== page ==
There is a need for a different type of information to understand exclusion processes. The research methodology will strongly draw on the field of participatory research to better determine meaningful learning for children with different vulnerabilities. Firstly, in order to carry out an extensive systematic review, we will use the EPPI-Centre methodology, which provides specific tools to appraise various types of evidence on assessment of quality education. Secondly, using data on education from various case control surveys we will analyse inequalities that persist between individuals with various types of disabilities as well as girls, in order to illustrate the complexity of inequality. Thirdly, based on the findings from the previous stages, we will build a conceptual framework and propose methodology to be piloted in the next phases of the research. This methodology will use innovative techniques based on social systems dynamics thinking and propose new associations of mixed methods that look beyond isolated indicators to decipher the causal factors that sustain and perpetuate social exclusion.
Finally, the research will ensure user involvement from various partners by constituting a Research Advisory Group that will provide feedback on all phases on the project. This group, consisting of policy makers and NGOs working on the field, will also ensure that findings and reports are widely disseminated and assist in determining field sites for pilot testing of the framework in the next phases.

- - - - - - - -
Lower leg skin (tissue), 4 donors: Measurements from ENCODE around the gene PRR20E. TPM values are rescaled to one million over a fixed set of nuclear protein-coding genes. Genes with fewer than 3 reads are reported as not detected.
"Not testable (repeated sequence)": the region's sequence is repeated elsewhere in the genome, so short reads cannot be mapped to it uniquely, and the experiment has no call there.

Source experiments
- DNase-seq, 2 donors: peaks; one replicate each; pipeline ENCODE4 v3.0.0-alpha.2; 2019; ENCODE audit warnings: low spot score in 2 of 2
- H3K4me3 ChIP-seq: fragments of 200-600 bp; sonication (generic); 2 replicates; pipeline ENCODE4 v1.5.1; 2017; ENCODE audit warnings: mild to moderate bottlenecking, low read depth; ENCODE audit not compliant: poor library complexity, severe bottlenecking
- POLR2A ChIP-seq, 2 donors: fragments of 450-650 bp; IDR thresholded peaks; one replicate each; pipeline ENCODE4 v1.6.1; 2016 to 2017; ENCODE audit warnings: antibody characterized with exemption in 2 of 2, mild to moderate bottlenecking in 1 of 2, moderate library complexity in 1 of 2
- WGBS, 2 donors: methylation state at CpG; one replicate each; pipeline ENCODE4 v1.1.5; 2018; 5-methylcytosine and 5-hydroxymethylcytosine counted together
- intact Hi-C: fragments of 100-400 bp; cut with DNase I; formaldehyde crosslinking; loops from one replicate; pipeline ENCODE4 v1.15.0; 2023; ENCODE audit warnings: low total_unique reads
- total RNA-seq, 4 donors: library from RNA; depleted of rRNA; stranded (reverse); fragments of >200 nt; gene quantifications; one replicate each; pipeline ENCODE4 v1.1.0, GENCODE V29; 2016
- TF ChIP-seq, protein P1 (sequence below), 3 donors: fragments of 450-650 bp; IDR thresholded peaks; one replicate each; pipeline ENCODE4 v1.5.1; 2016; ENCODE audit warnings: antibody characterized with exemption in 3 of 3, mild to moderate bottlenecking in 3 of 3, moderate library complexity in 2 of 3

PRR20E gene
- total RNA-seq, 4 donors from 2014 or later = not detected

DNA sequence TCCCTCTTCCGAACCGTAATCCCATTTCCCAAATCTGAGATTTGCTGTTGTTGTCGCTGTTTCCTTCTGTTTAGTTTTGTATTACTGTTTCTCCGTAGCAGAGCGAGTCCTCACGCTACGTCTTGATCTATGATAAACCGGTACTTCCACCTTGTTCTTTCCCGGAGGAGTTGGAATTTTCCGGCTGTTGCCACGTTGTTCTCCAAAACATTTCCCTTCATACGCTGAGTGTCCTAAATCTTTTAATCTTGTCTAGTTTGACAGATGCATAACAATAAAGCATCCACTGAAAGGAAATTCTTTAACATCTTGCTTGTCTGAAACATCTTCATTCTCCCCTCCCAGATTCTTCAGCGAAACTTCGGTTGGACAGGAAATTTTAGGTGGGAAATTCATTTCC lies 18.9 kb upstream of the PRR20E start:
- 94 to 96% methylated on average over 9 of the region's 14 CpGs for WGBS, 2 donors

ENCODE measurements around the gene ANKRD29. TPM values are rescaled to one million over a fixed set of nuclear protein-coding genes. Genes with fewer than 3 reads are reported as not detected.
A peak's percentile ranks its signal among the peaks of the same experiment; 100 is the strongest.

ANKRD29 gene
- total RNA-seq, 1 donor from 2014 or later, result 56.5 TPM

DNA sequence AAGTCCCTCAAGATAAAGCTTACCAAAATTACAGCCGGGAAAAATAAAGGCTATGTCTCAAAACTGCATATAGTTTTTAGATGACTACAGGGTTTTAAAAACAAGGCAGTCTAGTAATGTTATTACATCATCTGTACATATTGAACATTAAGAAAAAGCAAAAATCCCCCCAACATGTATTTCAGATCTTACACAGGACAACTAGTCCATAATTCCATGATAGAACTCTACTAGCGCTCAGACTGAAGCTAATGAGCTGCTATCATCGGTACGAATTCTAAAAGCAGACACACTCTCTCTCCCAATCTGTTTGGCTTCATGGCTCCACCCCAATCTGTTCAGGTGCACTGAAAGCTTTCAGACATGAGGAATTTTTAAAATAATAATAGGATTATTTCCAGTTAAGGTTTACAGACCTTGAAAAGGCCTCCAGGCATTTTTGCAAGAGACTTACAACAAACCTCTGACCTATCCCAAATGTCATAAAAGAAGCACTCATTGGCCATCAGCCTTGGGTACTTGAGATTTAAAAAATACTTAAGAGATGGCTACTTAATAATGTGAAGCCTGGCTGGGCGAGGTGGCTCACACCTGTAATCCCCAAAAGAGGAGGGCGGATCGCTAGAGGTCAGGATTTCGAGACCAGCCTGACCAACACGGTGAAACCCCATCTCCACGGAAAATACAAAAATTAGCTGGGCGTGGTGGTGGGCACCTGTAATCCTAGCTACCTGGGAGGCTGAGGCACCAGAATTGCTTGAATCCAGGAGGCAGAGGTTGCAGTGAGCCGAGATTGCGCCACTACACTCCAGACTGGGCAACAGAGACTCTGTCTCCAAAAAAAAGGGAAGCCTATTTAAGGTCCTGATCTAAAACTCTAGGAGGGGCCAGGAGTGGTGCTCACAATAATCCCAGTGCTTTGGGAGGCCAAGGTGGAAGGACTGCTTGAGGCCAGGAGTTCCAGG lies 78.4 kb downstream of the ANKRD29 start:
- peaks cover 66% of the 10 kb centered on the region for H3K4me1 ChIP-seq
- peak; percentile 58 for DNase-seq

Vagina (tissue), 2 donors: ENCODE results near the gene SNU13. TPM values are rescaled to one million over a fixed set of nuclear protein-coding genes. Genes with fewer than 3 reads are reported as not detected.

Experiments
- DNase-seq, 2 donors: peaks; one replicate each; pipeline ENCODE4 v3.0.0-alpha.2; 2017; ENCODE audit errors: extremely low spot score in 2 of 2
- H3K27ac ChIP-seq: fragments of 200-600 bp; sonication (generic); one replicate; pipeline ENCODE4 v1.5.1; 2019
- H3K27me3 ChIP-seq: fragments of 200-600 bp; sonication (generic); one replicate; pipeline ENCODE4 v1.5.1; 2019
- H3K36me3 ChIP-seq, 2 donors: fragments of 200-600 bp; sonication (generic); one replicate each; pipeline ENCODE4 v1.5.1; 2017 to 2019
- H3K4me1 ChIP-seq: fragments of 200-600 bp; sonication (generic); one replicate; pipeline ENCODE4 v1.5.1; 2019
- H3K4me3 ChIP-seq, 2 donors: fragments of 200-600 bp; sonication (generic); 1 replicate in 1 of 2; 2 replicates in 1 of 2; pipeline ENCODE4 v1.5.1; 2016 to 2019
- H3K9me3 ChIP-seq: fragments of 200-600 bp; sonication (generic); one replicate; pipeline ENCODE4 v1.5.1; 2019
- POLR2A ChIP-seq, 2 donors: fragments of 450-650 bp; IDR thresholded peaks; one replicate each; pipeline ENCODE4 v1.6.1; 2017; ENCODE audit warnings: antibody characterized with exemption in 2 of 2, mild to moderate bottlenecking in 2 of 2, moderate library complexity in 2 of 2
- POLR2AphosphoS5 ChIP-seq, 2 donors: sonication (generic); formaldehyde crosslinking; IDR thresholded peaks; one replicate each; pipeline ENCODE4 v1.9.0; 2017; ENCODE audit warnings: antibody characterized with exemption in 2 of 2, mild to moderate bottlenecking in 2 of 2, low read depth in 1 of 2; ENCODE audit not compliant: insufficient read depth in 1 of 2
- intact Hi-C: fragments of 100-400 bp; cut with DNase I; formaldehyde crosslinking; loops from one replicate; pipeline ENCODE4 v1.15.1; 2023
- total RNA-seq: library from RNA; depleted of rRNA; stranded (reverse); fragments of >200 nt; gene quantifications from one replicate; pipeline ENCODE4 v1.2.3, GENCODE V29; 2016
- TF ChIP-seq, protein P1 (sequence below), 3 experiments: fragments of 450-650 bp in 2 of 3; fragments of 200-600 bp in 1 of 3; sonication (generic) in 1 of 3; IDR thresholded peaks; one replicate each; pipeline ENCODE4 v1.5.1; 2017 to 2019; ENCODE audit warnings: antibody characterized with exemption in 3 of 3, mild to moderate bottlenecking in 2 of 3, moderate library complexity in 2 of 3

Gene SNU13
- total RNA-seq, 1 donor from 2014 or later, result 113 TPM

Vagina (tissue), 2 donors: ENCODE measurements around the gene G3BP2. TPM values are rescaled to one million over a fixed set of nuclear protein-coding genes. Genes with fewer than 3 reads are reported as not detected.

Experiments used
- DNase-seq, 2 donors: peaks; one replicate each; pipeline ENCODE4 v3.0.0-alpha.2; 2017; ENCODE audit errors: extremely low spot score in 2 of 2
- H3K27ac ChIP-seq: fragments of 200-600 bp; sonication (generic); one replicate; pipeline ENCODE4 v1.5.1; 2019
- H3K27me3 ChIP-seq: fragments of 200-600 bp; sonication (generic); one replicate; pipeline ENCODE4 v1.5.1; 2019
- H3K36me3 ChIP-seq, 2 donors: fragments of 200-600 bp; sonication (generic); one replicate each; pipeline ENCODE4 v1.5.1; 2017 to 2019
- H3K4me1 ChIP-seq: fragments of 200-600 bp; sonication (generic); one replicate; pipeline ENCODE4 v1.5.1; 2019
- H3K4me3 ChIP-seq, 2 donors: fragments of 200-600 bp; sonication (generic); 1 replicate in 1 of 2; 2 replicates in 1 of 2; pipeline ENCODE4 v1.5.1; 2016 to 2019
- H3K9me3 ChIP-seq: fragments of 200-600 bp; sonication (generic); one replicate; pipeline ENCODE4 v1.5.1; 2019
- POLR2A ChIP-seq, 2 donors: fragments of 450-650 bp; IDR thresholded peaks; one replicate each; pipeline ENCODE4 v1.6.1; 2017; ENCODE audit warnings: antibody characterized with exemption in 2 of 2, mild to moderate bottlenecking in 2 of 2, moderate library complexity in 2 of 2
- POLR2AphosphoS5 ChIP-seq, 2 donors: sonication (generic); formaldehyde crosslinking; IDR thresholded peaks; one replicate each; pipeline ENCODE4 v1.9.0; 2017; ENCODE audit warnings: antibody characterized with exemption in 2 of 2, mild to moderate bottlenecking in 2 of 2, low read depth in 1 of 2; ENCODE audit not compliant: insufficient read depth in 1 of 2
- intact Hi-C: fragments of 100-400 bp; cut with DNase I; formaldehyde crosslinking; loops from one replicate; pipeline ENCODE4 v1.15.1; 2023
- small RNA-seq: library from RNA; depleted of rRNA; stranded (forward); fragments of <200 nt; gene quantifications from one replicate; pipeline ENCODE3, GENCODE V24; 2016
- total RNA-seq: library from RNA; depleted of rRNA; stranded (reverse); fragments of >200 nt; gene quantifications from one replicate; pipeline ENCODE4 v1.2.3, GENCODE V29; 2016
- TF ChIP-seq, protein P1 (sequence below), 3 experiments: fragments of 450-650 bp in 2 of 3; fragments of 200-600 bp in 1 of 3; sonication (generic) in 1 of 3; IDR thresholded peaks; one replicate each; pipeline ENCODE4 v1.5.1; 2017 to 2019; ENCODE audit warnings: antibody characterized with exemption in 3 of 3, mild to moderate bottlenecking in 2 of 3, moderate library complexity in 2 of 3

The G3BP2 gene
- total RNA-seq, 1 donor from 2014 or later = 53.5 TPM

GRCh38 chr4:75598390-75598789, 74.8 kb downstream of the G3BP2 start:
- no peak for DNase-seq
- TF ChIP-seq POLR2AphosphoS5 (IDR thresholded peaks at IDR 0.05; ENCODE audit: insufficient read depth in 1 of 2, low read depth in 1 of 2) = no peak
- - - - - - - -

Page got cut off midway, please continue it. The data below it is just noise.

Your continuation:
The findings of the research will be shared with diverse audiences and in usable formats in order to ensure wide dissemination and discussion. The investigators of this research have over 10 years of experience in the fields of education and inclusive development and will leverage this in order to ensure involvement of partners of various profiles from the very onset.
During the 4 months preceding the start of the ESRC-DFID funding (January to April 2015), the team will set up a Research Advisory Group consisting of academics, policy-makers and field implementers to provide guidance and feedback. This phase is crucial for the buy-in of various partners, as well as for ensuring that the research process advances in close collaboration with experts, implementers and assessors who are at the forefront of issues of quality and equality in education.